Do Low Vitamin B6 Levels Harm My Immune System?

Do Low Vitamin B6 Levels Harm My Immune System?

nutrients for immune function series

This blog is part 3 in my Nutrients for Immune Function Series on nutrition and its impact on immune function. If you missed the first two parts, I would make sure you check them out!

You can find part 1 here.

And part 2 here.

This content is based on information hosted by the National Cancer Institute (NCI), called Cancer Prevention Through Immunomodulation: Does Diet Play a Role? You can listen to the entire presentation here (click “View this webinar” under the Meeting Materials heading).

What is Vitamin B6?

Vitamin B6 is one of the water soluble vitamins. This means that it is found in the water component of the food we eat and not the fat or oil portion. It also means that excess B6 will be excreted in urine and not stored in our fat cells. B6 is actually seven different compounds, which have many roles in our body including metabolism and hemoglobin synthesis. If your vitamin B6 levels are too low, this can show itself as impaired glucose tolerance.

Do Low Levels of Vitamin B6 Impair My Immune System?

Vitamin B6 appears to play a role in immune function. For example, a significant portion of elderly people have low vitamin B6 levels. The elderly also have a less robust immune system. Low B6 levels have also been seen in cancer patients and low B6 levels are associated with an increased risk of breast cancer. These links are being investigated to see if there is causation or just simply correlation.

Do Low Levels of Vitamin B6 Promote Inflammation?

It was observed in the Framingham heart study that participants with lower levels of vitamin B6 had higher levels of inflammation. This is important because inflammation is associated with cancer and other chronic diseases. Specifically, the Framingham heart study found that those with B6 depletion have lower levels of lymphocytes and higher levels of neutrophils. The fact that neutrophils are high indicates the presence of inflammation. In addition, this observation of lower lymphocytes and higher neutrophils is important because researchers have discovered that the ratio of Lymphocyte:Neutrophil is an important predictor of survival from cancer. So, vitamin B6 deficiency affects both sides of this ratio in a negative way—you could call this a double-whammy!

Bottom Line

Vitamin B6 appears to be important in supporting a healthy immune system.

What Should I Do As A Cancer Survivor Who Wants To Thrive After Cancer?

Aim to meet your dietary requirement for vitamin B6. Recommended amounts are included in the table below. It is pretty easy to meet your requirement by eating a mixed diet as B6 is found in a variety of foods. Getting your B6 requirement from food is the preferred source—you will also get all of the other great nutrients that are found in the food item!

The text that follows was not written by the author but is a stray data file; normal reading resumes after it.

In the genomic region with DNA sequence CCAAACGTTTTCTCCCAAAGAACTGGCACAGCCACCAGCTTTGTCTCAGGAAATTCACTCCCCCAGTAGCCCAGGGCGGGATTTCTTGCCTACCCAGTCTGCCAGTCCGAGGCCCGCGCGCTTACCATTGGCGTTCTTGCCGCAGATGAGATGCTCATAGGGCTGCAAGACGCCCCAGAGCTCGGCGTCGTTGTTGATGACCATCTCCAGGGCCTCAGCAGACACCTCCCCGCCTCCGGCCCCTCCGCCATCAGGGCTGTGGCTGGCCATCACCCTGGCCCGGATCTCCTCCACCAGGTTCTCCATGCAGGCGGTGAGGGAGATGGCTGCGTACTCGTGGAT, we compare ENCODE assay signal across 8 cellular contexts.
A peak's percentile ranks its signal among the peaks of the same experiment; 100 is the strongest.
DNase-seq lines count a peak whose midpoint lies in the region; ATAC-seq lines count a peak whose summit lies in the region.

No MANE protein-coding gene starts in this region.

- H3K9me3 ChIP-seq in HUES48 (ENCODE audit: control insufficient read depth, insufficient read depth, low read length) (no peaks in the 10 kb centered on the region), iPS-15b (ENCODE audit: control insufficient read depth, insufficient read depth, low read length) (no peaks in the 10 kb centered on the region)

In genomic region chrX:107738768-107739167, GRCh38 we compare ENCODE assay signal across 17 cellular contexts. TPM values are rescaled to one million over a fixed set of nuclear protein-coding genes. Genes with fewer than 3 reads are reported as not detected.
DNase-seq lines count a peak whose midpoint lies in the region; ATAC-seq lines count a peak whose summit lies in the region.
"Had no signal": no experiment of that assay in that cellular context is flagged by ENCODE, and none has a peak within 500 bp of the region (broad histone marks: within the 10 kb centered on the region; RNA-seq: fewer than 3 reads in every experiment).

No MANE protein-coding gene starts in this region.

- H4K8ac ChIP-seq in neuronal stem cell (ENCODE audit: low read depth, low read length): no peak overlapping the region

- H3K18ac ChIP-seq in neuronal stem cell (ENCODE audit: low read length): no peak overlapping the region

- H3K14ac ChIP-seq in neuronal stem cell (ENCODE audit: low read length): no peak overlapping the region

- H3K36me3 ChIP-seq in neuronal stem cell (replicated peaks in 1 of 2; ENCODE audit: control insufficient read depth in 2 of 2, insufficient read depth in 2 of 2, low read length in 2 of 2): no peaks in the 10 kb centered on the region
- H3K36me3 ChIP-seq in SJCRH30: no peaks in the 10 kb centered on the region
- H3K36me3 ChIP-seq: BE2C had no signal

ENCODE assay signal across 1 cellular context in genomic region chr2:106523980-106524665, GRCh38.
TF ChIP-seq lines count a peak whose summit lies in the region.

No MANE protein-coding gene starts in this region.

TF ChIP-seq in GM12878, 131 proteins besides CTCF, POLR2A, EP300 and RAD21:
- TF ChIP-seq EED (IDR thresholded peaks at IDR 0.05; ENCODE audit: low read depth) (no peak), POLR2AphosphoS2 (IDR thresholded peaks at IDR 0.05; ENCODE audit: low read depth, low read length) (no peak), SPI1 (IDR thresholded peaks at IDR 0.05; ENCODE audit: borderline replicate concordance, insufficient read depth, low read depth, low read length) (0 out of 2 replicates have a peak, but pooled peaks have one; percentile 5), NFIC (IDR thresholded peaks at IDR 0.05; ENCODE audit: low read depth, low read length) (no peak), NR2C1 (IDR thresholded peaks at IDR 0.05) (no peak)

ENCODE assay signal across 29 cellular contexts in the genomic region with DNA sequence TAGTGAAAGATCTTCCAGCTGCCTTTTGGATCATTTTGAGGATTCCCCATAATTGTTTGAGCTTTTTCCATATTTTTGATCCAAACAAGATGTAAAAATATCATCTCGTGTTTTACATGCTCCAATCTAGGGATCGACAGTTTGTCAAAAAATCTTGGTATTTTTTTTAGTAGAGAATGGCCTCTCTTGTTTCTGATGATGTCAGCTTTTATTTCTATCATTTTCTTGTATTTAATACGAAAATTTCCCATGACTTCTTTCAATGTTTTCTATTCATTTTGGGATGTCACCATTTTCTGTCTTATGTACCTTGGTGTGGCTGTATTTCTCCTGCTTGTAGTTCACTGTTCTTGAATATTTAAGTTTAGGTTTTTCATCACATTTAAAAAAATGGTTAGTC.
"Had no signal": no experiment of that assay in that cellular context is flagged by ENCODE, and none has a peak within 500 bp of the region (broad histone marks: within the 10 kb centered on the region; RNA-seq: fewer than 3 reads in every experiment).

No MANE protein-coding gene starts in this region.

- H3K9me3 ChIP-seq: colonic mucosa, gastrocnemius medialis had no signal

Certain populations are more at risk for deficiency including the elderly, alcoholics and people with type 1 diabetes, liver disease and rheumatoid arthritis. If for some reason you are not able to meet your requirement via diet, then you could consider a supplement. The supplement could be in the form of a multivitamin, B complex or stand-alone vitamin B6. It is important to respect the dosage and remember that more is not better—the upper limit is 100 mg per day. Also, it’s important to remember that taking a supplement is not an alternative to a healthy diet. The supplement should just be considered the safety net and not the long-term solution to a healthy diet.

Vitamin B6 Requirements

This table shows you some selected dietary sources of vitamin B6.

Vitamin B6 Food Sources


Achieving My Vitamin B6 Intake for the Day

Here is an example of how a person could achieve their daily vitamin B6 requirement by just selecting a few items from the list above. This isn’t a complete intake for the day, just a few selected items. As you can see, it’s pretty easy to meet or exceed the goal of 1.3 mg per day.

Selected Foods Eaten Throughout the Day

Food                                                               Vitamin B6


½ cup fortified breakfast cereal                  0.5   mg

1 banana                                                        0.4   mg


½ cup chick peas in salad at lunch              0.55 mg

Afternoon Snack

1 oz of nuts                                                    0.1   mg


3 oz of turkey at dinner                               0.4     mg

½ cup of squash at dinner                           0.2     mg

Total:                                                                         2.15   mg

Am I Getting Enough?

If you want to track your intake there are a couple of tools you can use. These require you to log your food intake and then they will provide the analysis of your intake. If you will embark on this, I suggest choosing 3 typical days to analyze.

Diet Analysis Tools

Super Tracker From the USDA

Eat Tracker from Dietitians of Canada

Stay tuned as I continue to discuss the interaction between diet and immune function. The next part in the Nutrients for Immune Function Series will be on the role of fish oil on immune function.


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